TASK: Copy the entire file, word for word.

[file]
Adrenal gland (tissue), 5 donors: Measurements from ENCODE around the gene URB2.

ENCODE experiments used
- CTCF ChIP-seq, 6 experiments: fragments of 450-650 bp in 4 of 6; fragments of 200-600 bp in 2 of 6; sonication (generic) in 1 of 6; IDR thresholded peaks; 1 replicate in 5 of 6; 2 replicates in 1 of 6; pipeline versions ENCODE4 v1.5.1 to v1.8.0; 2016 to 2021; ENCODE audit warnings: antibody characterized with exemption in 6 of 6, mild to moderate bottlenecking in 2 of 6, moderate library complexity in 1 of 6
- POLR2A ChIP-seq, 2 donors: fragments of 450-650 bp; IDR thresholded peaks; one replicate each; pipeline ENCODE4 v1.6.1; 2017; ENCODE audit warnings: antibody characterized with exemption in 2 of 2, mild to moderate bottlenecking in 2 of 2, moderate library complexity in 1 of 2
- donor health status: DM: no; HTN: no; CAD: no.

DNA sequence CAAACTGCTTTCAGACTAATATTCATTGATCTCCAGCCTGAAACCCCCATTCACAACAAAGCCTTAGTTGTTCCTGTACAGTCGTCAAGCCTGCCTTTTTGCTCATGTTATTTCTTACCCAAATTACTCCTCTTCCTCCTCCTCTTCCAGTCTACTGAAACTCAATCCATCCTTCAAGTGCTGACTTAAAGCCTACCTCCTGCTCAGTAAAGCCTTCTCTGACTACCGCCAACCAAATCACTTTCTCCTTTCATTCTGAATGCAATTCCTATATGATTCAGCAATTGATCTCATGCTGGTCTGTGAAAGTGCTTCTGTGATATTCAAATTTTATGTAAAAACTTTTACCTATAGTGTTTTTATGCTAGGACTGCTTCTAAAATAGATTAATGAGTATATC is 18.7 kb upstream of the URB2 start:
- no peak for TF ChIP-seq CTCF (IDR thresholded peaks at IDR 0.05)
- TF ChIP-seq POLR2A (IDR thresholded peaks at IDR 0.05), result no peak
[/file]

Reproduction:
Adrenal gland (tissue), 5 donors: Measurements from ENCODE around the gene URB2.

ENCODE experiments used
- CTCF ChIP-seq, 6 experiments: fragments of 450-650 bp in 4 of 6; fragments of 200-600 bp in 2 of 6; sonication (generic) in 1 of 6; IDR thresholded peaks; 1 replicate in 5 of 6; 2 replicates in 1 of 6; pipeline versions ENCODE4 v1.5.1 to v1.8.0; 2016 to 2021; ENCODE audit warnings: antibody characterized with exemption in 6 of 6, mild to moderate bottlenecking in 2 of 6, moderate library complexity in 1 of 6
- POLR2A ChIP-seq, 2 donors: fragments of 450-650 bp; IDR thresholded peaks; one replicate each; pipeline ENCODE4 v1.6.1; 2017; ENCODE audit warnings: antibody characterized with exemption in 2 of 2, mild to moderate bottlenecking in 2 of 2, moderate library complexity in 1 of 2
- donor health status: DM: no; HTN: no; CAD: no.

DNA sequence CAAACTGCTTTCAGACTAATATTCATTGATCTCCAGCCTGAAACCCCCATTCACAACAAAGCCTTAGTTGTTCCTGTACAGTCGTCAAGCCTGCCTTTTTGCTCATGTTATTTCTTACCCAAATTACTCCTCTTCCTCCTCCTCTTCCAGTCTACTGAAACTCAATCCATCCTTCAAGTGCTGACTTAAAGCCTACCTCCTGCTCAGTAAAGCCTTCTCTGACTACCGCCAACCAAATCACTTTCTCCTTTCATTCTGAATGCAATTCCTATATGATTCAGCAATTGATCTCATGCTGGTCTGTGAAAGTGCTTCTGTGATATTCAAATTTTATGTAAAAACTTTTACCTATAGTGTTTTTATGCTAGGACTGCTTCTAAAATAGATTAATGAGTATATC is 18.7 kb upstream of the URB2 start:
- no peak for TF ChIP-seq CTCF (IDR thresholded peaks at IDR 0.05)
- TF ChIP-seq POLR2A (IDR thresholded peaks at IDR 0.05), result no peak